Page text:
We did a study a number of years ago about cubesat constellations of science spacecraft and one of the questions was if it is possible to apply the same mass production techniques used for satellites like Starlink to a small science spacecraft, like Earth sensing instruments. It really doesn't work that well for lots of reasons, but one of them is that commercial smallsats don't require very high precision or calibration.

Offline redliox

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Re: Further Mars seismology and/or heat flow missions?
« Reply #30 on: 01/05/2023 06:12 pm »

Lots and lots of development. Ensuring they would penetrate and survive across all kinds of surfaces I believe has always been the key sticking point.


You are right--lots and lots, and the end result has been disappointing. Penetrators just are not a good option.

Sadly that was the impression I was getting, even without the lackluster performance of DS2.

What about drilling rigs?  Europe's hard-luck rover is supposed to include a decent drill.  Could something similar be used to bury a seismometer a meter or deeper, possibly backfill, and generate some clean, weather-proof data without exceeding say a New Frontiers-level budget?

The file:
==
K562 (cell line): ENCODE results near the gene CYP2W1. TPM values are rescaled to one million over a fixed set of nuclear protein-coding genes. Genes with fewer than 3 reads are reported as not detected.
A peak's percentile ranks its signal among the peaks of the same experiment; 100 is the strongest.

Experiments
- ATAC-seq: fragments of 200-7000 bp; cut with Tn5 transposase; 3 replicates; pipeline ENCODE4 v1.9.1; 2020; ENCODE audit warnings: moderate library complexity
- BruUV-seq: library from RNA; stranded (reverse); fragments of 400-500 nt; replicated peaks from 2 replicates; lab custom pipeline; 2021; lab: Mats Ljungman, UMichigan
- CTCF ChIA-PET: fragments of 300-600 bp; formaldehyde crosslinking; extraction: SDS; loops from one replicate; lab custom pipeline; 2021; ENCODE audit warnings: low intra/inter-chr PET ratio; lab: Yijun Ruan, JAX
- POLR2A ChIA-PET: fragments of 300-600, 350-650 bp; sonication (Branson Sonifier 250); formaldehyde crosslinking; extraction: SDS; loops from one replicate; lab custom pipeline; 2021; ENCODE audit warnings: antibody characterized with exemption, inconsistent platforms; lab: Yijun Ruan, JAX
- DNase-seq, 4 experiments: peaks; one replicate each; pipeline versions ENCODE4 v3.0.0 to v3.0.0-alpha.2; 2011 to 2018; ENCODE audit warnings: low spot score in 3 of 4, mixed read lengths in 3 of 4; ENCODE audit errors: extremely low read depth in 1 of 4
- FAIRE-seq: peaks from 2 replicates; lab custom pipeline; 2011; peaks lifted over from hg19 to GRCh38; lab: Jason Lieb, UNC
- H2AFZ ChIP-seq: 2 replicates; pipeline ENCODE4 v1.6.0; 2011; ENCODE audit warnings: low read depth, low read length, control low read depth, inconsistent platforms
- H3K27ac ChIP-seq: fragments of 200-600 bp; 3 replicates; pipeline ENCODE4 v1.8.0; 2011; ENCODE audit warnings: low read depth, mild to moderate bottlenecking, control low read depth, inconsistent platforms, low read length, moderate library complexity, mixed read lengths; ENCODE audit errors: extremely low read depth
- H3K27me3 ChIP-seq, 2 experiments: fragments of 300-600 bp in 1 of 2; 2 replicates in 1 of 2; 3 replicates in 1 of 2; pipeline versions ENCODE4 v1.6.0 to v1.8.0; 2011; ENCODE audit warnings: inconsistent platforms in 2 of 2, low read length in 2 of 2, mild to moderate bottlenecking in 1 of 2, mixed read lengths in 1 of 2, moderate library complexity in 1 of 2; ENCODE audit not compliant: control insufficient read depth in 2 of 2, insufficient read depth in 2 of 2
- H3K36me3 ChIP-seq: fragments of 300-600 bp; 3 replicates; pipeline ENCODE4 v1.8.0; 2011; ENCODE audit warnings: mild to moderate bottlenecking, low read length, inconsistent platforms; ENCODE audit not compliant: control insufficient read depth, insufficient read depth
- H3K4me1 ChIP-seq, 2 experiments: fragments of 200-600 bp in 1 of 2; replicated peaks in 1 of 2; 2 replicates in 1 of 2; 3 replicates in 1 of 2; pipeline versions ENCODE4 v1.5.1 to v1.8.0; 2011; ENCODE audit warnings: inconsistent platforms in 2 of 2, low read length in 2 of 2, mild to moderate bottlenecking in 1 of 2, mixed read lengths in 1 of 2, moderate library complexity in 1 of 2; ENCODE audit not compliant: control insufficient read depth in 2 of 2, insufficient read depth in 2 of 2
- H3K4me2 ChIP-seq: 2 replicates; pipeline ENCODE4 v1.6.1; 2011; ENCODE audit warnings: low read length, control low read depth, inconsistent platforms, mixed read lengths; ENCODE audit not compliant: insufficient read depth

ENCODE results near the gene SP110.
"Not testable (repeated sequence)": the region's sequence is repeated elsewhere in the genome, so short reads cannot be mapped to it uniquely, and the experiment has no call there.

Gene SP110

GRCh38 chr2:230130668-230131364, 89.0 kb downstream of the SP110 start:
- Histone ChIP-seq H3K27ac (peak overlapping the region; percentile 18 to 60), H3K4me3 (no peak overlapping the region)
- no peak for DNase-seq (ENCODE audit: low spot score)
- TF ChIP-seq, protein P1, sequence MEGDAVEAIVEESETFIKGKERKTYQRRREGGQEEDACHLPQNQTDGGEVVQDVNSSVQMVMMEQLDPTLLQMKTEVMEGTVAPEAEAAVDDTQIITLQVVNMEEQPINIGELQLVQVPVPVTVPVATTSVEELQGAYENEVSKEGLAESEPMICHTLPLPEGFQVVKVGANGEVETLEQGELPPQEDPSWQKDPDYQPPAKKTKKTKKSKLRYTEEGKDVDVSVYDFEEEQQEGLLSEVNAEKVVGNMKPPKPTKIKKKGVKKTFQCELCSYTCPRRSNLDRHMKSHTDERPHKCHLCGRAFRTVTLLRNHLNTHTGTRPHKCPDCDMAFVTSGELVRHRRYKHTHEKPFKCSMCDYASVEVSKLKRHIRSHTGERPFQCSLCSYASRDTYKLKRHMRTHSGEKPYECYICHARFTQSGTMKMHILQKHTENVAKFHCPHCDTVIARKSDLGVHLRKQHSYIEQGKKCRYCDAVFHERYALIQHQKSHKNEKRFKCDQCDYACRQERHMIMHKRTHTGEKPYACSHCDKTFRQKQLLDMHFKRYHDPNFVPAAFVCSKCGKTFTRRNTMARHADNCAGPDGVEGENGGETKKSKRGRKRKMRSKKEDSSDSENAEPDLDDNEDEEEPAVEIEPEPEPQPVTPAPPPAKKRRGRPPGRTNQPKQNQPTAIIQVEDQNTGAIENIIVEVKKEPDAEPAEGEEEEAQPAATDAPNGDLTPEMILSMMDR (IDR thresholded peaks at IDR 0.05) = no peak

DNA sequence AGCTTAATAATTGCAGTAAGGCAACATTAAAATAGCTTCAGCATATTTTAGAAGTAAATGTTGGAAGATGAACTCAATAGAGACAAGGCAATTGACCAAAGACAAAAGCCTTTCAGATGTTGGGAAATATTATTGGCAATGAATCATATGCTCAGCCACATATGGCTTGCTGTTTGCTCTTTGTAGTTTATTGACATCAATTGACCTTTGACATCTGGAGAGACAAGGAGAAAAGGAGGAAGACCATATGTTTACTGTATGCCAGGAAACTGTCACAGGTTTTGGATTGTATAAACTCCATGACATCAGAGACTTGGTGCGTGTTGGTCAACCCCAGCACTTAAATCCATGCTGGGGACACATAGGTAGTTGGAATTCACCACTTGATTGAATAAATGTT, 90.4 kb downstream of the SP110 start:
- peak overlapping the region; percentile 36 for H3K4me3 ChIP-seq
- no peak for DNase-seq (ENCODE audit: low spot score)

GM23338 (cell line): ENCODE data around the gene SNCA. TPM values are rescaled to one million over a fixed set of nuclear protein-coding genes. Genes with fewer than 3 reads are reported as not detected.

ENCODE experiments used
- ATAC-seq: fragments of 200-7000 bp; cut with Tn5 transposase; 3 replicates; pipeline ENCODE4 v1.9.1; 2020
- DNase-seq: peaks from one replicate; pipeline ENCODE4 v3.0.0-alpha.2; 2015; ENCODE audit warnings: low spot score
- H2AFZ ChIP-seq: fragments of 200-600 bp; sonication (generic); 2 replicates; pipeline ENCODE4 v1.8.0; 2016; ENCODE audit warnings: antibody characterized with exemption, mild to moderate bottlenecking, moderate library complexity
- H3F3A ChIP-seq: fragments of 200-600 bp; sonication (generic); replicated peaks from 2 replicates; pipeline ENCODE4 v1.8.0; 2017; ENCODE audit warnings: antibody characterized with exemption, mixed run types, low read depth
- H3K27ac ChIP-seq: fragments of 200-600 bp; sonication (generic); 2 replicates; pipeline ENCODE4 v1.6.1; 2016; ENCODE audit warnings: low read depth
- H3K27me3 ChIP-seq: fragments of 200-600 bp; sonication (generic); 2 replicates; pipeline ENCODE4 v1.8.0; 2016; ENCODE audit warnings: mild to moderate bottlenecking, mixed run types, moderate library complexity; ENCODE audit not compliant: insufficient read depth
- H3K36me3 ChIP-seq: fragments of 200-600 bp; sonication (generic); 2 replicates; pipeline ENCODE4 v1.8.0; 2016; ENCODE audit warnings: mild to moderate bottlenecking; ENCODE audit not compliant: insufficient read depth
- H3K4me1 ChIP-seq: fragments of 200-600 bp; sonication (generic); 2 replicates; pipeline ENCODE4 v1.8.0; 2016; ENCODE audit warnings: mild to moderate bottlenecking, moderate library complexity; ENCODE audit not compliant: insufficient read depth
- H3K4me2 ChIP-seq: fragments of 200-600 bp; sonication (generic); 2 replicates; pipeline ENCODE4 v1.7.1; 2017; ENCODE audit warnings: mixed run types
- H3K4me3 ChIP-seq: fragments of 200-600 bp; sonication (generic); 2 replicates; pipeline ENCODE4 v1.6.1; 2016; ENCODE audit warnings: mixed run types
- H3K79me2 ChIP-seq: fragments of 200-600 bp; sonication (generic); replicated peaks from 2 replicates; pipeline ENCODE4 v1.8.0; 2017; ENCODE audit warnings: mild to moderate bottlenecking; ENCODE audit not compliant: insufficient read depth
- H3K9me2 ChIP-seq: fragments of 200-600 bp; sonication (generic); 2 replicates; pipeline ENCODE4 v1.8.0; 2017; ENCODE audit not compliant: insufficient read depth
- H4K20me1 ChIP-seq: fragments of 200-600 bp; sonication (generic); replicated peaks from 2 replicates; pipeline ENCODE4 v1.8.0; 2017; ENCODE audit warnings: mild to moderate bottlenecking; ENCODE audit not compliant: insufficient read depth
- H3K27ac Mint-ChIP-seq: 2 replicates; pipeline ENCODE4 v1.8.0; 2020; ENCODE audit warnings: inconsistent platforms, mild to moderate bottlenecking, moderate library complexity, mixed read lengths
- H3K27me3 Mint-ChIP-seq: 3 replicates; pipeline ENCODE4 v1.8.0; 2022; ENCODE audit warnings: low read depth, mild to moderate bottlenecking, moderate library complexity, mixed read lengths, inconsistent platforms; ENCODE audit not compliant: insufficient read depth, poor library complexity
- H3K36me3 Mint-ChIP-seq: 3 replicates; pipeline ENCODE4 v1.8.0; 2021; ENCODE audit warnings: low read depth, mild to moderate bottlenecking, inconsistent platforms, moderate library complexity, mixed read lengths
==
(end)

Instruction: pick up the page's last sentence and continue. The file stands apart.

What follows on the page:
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Offline deadman1204

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Re: Further Mars seismology and/or heat flow missions?
« Reply #31 on: 01/05/2023 06:45 pm »

Lots and lots of development. Ensuring they would penetrate and survive across all kinds of surfaces I believe has always been the key sticking point.


You are right--lots and lots, and the end result has been disappointing. Penetrators just are not a good option.

Sadly that was the impression I was getting, even without the lackluster performance of DS2.

What about drilling rigs?  Europe's hard-luck rover is supposed to include a decent drill.  Could something similar be used to bury a seismometer a meter or deeper, possibly backfill, and generate some clean, weather-proof data without exceeding say a New Frontiers-level budget?